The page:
Saturday, July 26, 2014

A Writer's Thoughts on the Legion of Super-Heroes

Some recent threads on Facebook have been discussing various members of the Legion of Super-Heroes. In spite of several mishandlings and reboots over the last 20 years, the Legion maintains a large and devoted following--the envy of any writer who hopes to create a franchise or a series of popular characters. Even today, in the absence of an ongoing Legion comic book series, fans still like to discuss their favorite and not-so-favorite characters.

I found myself weighing in on some of the discussions, and in doing so, I learned a few things: 1) I still had a lot to say about the Legion, 2) even characters I didn't really care about provoked strong feelings in me and in others, and 3) as a writer, it was interesting to note what resonated with me and what didn't about each character.

Below are my thoughts on four Legionnaires:

Timber Wolf

All images and characters © and TM DC Comics, Inc.
Timber Wolf (Brin Londo) was kind of an "also ran" character I could never get a good handle on. 

My first exposure to him was Superboy # 197 (the cover displayed here), and he was by far the most dynamic looking Legionnaire of that time. The story also showcased him to great effect: he went from being brainwashed into trying to kill the president of earth to preventing Legion HQ from blowing up. 

After that, he just sort of faded into the background. I was never impressed with his super-agility, not on a team with Superboy, Mon-El, Lightning Lad, Phantom Girl, and other characters with far more interesting powers. Even Bouncing Boy's power was more imaginative. 

I finally warmed up to Brin when he became the lovable loser in the 1980s: getting dumped by his long-time lover, Light Lass, having a fling with the already married Saturn Girl, and becoming Blok's stooge. Brin tried hard to do the right thing, but he just didn't get "it" (whatever "it" was), something I could relate to. 

Then, in the Five Years Later period, he mutated into a creature known as "Furball" and I lost all interest and hope for him.

Princess Projectra

[On Princess Projectra’s tendency to get illnesses that rendered her comatose]: She did seem to get sick a lot during the early Superboy run. But I never disliked her for that reason or any other. 

Like Timber Wolf, she was an "also ran" character for whom I had no strong feelings for or against. The idea of her being an actual princess was just sort of there and didn't really play a huge role until the Karate Kid series, when we learned that Val (Karate Kid) had gone back to to 20th century to convince King Voxv he was worthy to marry Jeckie. 

Later, Voxv died, Jeckie inherited the throne, and she and Val married and retired from the Legion . . . a fitting and "happily ever after" ending, or so it should have been. 

Val's death during the Legion of Super-Villains war was wholly unnecessary (boo, writer/artist Keith Giffen!). Though Jeckie later returned to prominence as Sensor Girl, I would have preferred it if she and Val had remained happily in the background.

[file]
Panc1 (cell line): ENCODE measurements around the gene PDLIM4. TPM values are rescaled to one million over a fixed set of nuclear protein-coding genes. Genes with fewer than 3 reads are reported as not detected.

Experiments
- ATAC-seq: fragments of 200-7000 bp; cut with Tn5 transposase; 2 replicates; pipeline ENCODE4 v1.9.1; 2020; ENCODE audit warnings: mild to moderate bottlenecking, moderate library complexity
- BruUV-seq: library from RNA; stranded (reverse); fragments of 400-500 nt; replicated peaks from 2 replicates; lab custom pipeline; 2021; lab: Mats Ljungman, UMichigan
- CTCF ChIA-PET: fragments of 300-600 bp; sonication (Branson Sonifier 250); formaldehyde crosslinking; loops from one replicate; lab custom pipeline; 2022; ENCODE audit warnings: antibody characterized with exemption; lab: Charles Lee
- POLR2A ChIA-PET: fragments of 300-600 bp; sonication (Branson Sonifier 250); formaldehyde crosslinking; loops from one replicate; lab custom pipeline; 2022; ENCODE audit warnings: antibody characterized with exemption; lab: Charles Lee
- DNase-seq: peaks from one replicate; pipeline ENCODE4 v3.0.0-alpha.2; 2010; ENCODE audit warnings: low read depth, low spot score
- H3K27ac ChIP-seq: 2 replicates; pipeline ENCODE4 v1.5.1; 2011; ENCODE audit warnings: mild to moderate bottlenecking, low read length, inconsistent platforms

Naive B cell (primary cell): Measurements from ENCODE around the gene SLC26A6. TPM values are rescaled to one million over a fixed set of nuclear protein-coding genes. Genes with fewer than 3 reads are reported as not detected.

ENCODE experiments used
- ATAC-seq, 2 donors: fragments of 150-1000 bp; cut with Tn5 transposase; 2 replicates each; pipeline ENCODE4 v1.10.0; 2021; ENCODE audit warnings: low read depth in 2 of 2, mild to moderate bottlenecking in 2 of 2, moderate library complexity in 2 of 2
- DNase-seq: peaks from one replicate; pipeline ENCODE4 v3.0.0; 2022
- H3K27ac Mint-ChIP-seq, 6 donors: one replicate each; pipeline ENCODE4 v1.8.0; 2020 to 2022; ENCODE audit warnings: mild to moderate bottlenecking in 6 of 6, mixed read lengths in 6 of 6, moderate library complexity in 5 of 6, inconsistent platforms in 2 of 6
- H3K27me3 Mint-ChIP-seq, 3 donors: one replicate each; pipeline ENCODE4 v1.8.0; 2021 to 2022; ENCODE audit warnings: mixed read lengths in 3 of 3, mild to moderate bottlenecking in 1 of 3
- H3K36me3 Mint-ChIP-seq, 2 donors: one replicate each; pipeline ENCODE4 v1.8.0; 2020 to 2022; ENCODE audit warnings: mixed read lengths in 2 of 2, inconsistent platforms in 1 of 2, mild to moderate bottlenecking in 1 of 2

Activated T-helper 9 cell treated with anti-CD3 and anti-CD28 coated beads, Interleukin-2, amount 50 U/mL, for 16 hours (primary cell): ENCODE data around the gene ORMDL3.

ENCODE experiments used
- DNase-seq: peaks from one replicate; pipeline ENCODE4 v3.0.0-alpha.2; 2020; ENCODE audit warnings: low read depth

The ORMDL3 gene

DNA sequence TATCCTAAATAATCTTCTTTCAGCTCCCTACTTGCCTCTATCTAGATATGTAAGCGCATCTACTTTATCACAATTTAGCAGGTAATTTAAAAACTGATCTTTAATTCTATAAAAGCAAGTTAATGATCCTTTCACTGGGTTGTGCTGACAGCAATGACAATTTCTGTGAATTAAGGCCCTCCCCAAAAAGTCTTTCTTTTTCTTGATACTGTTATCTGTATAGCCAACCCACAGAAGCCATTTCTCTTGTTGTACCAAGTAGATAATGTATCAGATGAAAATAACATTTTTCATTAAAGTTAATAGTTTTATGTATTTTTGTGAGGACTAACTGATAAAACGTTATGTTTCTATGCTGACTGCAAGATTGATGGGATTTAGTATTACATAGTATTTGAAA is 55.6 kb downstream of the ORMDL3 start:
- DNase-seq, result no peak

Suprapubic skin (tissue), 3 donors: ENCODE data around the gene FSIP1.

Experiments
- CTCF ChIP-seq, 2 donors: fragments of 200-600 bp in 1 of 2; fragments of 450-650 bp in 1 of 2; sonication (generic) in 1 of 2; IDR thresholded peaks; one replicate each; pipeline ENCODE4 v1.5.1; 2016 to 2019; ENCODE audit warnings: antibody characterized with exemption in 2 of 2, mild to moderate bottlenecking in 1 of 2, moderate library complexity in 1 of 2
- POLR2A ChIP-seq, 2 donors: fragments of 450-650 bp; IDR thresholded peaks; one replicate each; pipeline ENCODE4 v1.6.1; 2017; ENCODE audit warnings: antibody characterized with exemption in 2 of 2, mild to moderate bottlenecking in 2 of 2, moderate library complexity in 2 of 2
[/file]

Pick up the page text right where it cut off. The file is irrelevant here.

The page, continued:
To me, Thunder (CeCe Beck) is one of those "why not?" characters. Why not have a member of the Captain Marvel family join the Legion? Why not have someone from the future (the Legion's future, that is) come back in time and join the team? In this way, Thunder was sort of a reverse Superboy, who came from the past to join the Legion. 

Unfortunately, those are the only two things that stand out about her. I remember her more as a gimmick than a fully developed character. I don't think a lot of thought was put into her, and that's a shame. Since the Legion often reacts to quaint 20th and 21st century customs when they visit our era, it would have been fun if the boot had been on the other foot. ("What? You still use transuits in space? How old-fashioned.")

Power wise, Blok didn't seem to contribute much (super density? That's a power?) unless somebody fired energy beams at him. Mainly he was used just for super-strength. 

Personality wise, though, he added a lot to the team. He was the innocent outsider who reacted with curiosity to the Legion (and, therefore, enabled new readers to discover the team as he discovered it). He played straight man to Timber Wolf, providing comedy relief, and his relationship with the White Witch was touching: a platonic friendship that transcended boundaries such as race and physical attributes. 

In some ways, Blok in the '80s personified what the Legion was all about: an apparently useless power that still found worth, a positive and curious outlook on the future, and the ability to look beyond physical limitations to find value in others.

Sneak Peak at My Answers for the Local Author Fair Panel

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